The original intent was to complete a survey to better understand how different generations view the process of social or career networking. Because one day you might find yourself (as a 45 year old) standing in front of someone influential. Who happens to be 25. Or just the opposite.
So I wanted to know how different age groups viewed social or career networking. So that we could do a better job connecting with each other.
And then I asked some questions about interviewing. Because while a job interview is a very different environment, I was curious about that too.
So today’s post will share the results regarding social or career networking. Both the general results and the generational differences.
On Thursday I will share the results of the job interview aspects of the survey. Again, general results and how those results differed by age.
Methodology (How I Set It Up)
- Survey participant targets were U.S. based (for simplicity) and former or current hiring managers (to gain perspective from those who are most highly targeted by job seekers).
- Survey was created via SurveyMonkey and was promoted via this blog, Twitter, LinkedIn, Facebook and via members of my network.
Limitations (Why The Results Are Not Perfect)
- Participants were not vetted to confirm age or their current or former role as a hiring manager.
- Based on the nature of my network (and the focus of this site) a healthy number of survey participants are looking for work or have recently been in transition. You can decide whether the results are affected by their transition experience.
- There is an age and geographical bias based on final survey participants. 47.3% of participants are 48-57 years old. And 44.5% of participants are based on the west coast.
Who Participated (141 people completed the survey)
Overall Social or Career Networking Results
The general results for question #1 are interesting as the majority of participants prefer a passive approach. One that allows a certain amount of personal screening (Email, LinkedIn). This was followed by phone contact. Other social media approaches (Facebook, Skype, Twitter, MySpace) were not welcomed as a method of first contact by most participants.
Generational results: 100% of participants under age 27 (admittedly only 4) chose email over LinkedIn. Participants between the ages of 28 and 47 (40 participants) chose email and LinkedIn as equals in terms of first contact preference. 67% of those between 48 and 57 prefer e-mail.
My take on this one is that people are least comfortable networking via what they view as socially scary methods. “Phone”, “In Person Group” and “Online” settings were the least favorite ways to network. Perhaps because you have to perform. While more controllable and “socially safer” interactions like “Email” and “In Person One-On-One” are viewed as more comfortable.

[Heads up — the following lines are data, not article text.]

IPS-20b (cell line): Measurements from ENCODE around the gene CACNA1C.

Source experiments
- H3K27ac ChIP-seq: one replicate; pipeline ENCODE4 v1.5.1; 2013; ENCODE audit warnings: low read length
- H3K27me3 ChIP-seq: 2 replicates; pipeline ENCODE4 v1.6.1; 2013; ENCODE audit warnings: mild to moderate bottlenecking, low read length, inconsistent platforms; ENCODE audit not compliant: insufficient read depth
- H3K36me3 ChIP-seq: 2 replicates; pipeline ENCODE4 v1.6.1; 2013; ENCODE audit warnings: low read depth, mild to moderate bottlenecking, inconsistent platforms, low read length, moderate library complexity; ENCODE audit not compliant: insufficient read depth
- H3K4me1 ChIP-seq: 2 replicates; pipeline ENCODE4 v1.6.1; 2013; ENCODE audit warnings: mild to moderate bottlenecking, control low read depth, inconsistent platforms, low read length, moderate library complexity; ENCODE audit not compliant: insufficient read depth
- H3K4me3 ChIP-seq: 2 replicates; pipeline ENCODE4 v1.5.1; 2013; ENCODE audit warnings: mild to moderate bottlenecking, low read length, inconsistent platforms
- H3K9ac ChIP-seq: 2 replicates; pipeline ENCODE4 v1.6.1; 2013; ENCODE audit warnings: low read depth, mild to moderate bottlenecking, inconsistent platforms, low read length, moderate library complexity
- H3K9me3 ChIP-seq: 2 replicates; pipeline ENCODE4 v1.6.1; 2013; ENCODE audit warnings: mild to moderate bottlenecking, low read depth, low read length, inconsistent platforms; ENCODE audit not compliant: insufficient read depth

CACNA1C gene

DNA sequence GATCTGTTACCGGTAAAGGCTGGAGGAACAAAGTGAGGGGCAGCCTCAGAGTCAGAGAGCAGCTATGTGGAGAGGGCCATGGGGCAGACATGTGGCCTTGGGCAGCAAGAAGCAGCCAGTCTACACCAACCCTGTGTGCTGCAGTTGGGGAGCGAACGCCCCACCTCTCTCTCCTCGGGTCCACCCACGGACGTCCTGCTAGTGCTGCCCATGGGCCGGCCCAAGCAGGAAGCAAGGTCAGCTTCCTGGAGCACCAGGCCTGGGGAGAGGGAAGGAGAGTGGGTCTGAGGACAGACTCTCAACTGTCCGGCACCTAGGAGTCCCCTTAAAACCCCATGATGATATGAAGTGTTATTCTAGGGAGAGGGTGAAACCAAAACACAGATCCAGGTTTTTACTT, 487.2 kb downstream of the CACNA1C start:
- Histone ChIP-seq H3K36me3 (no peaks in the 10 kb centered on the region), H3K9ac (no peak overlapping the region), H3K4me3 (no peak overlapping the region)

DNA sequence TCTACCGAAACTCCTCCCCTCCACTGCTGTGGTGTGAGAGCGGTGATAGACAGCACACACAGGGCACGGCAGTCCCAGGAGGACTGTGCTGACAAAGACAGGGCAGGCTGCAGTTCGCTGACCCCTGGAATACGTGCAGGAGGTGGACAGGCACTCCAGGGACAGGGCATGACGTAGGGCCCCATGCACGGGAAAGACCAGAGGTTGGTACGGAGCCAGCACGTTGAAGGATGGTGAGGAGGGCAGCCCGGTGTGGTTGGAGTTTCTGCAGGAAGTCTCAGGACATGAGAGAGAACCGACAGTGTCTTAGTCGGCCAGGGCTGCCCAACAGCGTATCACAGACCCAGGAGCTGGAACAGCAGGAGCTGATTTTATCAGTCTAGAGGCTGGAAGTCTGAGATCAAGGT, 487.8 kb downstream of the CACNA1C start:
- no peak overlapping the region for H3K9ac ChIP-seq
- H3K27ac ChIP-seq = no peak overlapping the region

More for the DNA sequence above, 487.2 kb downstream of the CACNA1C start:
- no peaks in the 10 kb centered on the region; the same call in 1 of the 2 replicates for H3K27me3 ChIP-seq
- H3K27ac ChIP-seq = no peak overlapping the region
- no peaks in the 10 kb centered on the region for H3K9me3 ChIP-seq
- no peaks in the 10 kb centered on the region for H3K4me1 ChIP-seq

Generational results: All age groups chose “phone” as the least comfortable networking method. The strongest feelings were registered with 18-27 (60%) and 28-37 (43.8%). So while phone sounds convenient, a larger % of the younger participants do not prefer it. “Online” was feared the most by 48-57 (25%) and 58+ (31.8%). In person group caused the most issues for 38-47 (28.1%) and 48-57 (29.4%).
Results from this question reflects the true purpose of networking. “How we can help each other” was one of three responses from almost everyone completing the survey. Followed by “job search strategy”, “Career objectives”, “Making connections” and “New social media tools”. At the bottom of the list was “politics” (not a big surprise), “Music, books and movies” and “hobbies”. These play a role for some but are not the core conversations people want to have while networking. Notable in “All Other Responses” include “marketing”, “kids”, “volunteering” and “pets”.
Generational results: While “How we can help each other” was the #1 answer for each age group, it was increasingly important as age increased. Perhaps because as we get older we feel a little bit less able to help ourselves? Or feel a little less flexible? “Music, books and movies”, “social media tools” and “technology” showed the opposite trend. Not surprising as younger generations have grown up with many of these as everyday items.
Here are the results of these six questions (in case you can’t read them):
- 42.3% consider themselves an open networker (will accept LinkedIn invites from anyone)
- 94.8% say they like to meet new people
- 54.0% say they network primarily in their industry or geography
- 93.2% indicate their preference for a personal LinkedIn invite (see other LinkedIn research done by @BillBoorman)
- 89.1% say that are more likely to connect with someone if referred by someone they trust
- 95.6% say they love to connect with people they think are a good match
The implications seem pretty clear. All contribute to a relatively open networking environment. But also suggest the value of a more personal and thoughtful approach. It also appears that a more purposeful networking approach also makes sense.
Generational results: All participants between 18-37 prefer a personal LinkedIn invite. However, of those 38+, at least 10% of participants said it wasn’t necessary. Participants between 38 and 47 are least likely to be open networkers with 77.4% saying they would not connect with just anyone. Interestingly those most likely to be open networkers are 18-27 (80%) and 58+ (52.4%).
Now it is your turn. Sound off on these results and let me know what you think.
Written by: Tim Tyrell-Smith
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Categories: Social Networking